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Life Lessons From a Funeral Home

From time to time I’m going to share articles that resonated with me. The first is from my usual source of financial management treasure trove, or one of them, The Simple Dollar. This article, Life Lessons From a Funeral Home by Holly Johnson, was published a short while back, but its message still resonates. It reads, in part:

As a child, it was hard for me to envision what my future would look like. I’m sure I considered being a teacher once, and pondered possibilities of a future as a dancer, veterinarian, chef, and astronaut through the years. So I’m sure you can imagine how surprised I was to find myself working in a funeral home as a young adult. It wasn’t exactly the dream job I had envisioned, but since my husband was a mortician, it made sense at the time. He, along with several other directors, prepared bodies for burial and planned services of every type and size you can imagine. Meanwhile, I worked in the office designing memorial folders, performing administrative tasks, and being the main customer service contact for anyone who walked through the door. My husband and I practically grew up there. While most of our friends enjoyed jobs that were far less serious, we spent the last half of our 20s and our early 30s working with the families of the deceased and helping them pick up the pieces. I left the industry to start my own business after seven years, but now that I look back, I can truly say that job was the inspiration for some of life’s greatest lessons. Not only did I learn to care for people who were often experiencing the worst day of their lives, but I also gained a unique perspective on what it really means to die – and not just for the deceased, but for those who remain. Read more.

Please do read the article in its entirety.

The story that meant the most to me was of the couple who had spent years planning for everything they would do when they retired. Then, just a few short months before the husband was to leave his job, the wife died of an aneurysm. There would be no Alaska cruise, no cross-country road trip, nothing the couple had envisioned for their golden years.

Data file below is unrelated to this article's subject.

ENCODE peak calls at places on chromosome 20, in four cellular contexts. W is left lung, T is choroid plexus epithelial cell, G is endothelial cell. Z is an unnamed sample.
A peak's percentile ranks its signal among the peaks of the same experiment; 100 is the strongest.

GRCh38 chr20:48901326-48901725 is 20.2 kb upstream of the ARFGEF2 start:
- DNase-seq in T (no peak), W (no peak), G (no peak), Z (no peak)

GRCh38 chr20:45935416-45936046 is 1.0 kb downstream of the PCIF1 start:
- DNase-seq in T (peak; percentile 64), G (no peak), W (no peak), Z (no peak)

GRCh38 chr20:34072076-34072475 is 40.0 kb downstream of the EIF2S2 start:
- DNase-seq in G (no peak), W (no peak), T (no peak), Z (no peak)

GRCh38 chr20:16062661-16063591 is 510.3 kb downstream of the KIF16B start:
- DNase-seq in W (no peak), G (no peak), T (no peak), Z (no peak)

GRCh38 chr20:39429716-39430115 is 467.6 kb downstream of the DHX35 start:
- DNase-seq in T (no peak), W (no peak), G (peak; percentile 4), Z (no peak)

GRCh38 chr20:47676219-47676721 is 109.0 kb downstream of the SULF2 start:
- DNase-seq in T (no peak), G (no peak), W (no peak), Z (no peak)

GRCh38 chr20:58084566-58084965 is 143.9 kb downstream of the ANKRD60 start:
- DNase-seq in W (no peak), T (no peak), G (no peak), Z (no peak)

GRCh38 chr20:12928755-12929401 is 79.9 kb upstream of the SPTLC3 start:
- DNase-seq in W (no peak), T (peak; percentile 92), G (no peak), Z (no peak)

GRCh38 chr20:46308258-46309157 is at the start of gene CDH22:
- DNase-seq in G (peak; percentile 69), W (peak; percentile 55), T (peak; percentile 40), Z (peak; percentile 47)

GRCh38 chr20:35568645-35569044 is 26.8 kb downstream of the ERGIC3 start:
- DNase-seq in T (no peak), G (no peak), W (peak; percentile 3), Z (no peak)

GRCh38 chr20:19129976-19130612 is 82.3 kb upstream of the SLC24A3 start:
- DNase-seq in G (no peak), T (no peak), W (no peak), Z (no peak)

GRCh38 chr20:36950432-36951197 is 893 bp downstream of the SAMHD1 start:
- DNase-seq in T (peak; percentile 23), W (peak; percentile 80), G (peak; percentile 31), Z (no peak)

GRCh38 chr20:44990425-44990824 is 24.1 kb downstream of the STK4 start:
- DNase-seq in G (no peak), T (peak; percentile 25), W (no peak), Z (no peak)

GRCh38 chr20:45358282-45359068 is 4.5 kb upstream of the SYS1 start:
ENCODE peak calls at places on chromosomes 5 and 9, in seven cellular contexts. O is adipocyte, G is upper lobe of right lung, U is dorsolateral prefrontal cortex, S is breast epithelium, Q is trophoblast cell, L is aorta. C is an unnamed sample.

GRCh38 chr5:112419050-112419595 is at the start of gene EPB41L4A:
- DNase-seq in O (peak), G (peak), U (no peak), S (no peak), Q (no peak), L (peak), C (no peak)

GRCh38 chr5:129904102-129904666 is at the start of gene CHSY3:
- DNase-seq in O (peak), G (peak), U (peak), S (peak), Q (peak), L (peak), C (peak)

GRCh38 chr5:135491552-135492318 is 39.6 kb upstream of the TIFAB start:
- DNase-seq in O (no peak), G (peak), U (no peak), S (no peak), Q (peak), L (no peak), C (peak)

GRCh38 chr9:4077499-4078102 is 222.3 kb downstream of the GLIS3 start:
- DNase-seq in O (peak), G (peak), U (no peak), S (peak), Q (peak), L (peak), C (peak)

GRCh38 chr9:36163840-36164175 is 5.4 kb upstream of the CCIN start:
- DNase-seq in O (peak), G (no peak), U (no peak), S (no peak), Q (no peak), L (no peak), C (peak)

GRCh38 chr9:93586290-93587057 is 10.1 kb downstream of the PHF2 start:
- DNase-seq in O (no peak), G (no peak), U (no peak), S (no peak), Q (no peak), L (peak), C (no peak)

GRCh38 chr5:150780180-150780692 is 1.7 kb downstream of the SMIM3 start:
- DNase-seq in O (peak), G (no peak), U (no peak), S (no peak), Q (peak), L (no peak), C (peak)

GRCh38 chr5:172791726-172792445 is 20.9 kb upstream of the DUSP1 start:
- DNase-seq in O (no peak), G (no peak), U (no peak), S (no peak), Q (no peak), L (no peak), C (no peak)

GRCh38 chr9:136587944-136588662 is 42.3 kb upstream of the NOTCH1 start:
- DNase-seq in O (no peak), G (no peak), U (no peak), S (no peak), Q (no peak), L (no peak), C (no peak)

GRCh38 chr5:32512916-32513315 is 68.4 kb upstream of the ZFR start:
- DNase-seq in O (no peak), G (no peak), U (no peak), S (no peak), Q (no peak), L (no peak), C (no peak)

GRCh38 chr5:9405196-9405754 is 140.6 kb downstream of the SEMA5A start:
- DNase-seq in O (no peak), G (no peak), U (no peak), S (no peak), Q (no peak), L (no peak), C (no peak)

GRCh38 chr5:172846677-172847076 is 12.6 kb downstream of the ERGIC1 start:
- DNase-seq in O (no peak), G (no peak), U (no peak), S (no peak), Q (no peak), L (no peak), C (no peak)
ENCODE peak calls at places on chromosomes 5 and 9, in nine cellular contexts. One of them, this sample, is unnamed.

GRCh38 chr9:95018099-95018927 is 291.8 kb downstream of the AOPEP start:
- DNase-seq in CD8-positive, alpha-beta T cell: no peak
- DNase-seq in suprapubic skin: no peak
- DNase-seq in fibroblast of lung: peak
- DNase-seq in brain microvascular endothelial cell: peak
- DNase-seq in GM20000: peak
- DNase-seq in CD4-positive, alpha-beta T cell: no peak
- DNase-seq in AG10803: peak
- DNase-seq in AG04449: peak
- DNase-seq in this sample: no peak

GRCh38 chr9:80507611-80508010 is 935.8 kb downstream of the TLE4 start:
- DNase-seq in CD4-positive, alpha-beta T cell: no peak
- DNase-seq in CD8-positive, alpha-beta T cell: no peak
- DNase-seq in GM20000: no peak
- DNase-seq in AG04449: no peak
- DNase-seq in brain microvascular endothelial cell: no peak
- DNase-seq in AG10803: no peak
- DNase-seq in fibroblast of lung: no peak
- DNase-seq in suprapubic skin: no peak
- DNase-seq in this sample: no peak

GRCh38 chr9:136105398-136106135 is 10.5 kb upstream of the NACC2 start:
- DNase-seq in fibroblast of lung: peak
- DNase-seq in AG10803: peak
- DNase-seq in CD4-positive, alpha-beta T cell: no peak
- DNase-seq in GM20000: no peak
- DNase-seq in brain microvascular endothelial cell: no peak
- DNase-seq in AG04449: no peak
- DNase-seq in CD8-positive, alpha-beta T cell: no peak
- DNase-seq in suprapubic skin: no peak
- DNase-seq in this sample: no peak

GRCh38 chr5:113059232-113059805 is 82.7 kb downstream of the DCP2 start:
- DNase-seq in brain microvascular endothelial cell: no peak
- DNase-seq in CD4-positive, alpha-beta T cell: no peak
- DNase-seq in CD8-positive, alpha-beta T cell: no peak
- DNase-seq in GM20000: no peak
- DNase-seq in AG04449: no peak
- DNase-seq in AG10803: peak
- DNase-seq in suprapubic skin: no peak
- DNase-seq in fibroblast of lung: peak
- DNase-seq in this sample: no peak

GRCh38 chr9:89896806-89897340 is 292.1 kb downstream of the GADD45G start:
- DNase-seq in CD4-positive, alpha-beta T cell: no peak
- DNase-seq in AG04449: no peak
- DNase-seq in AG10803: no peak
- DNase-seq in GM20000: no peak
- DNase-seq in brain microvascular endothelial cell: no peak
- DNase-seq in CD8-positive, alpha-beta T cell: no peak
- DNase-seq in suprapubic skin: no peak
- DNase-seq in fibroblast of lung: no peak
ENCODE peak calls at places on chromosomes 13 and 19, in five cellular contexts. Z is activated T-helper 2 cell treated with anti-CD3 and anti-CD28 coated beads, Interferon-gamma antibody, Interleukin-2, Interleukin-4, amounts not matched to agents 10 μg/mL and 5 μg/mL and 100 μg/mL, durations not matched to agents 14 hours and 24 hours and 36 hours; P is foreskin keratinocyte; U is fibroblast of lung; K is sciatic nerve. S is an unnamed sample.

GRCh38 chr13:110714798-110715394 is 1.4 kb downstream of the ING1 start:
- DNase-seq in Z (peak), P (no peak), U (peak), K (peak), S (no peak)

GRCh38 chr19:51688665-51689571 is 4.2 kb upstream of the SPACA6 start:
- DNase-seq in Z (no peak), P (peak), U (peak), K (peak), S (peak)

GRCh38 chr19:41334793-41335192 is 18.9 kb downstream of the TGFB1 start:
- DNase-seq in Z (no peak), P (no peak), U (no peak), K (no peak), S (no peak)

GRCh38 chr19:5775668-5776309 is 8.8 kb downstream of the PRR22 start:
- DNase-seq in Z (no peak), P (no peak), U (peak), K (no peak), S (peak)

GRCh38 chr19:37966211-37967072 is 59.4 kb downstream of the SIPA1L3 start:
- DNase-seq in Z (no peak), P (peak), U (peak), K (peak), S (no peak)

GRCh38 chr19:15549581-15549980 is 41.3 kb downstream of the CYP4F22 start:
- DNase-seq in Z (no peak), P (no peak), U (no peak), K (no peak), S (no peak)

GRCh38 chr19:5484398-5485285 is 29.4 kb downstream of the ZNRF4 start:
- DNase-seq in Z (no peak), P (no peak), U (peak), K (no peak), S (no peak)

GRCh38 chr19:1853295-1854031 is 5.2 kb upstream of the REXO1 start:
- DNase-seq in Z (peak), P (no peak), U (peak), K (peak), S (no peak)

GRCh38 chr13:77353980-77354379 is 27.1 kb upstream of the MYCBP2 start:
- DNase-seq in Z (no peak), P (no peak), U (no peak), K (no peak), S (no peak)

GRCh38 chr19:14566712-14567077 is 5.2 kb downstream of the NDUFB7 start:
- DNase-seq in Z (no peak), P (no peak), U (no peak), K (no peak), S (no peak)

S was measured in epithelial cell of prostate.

Financial planning is a delicate balancing act. On the one hand I am afraid of my life mirroring this couple’s story. I do not want to become too old to enjoy the wonders of travel. I do not want to wait until I retire before publishing that elusive book. I do not want to be one more grunt that stays at a job for twenty years for the sake of a pension that may not pay out.

On the other hand, I am afraid of moving to the other extreme and living my life as though today could be my last day. You Only Live Once (YOLO) makes for a catchy hashtag, but the fact more than 70% of the country lives paycheck to paycheck is probably indicative of a country that could use a little less spontaneity and a little more forethought, so where’s the balancing point?

The answer is truly a disappointing one: I don’t know.

So, I will make the best of it. I will work hard at maintaining an emergency fund to help meet the inevitable bump in the road. I will dutifully sock money away for a time when I am too old and grumpy to put up with coworkers in a traditional work setting. I will not be so quick to dismiss what could be considered crazy travel destinations, because, well, I could die before ever getting to visit them, and if taking such trips occasionally requires me to fall a half step behind in my savings goals, that’s okay because up to a point you have to be confident you are an investment worth betting on. Devoting more time to loved ones? Easy to say it goes without say, right? But it’s a notion actually worth fulfilling. And, equally important, I will live my own dream.

I wish I had something more inspiring to accompany Holly’s excellent writing. I suppose I could struggle along, mash together some lame attempts at inspiration of my own, but for a piece like this perhaps we each have to figure out what is most important in our lives and prioritize them accordingly.

Care to share some of yours? Like, where have you always wanted to visit? What’s the craziest thing you’ve always been tempted to try? Or, if you want to hit a little closer to the bone, what fears did the article most inspire in you?

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error: You may not copy without written permission by Joe Orozco.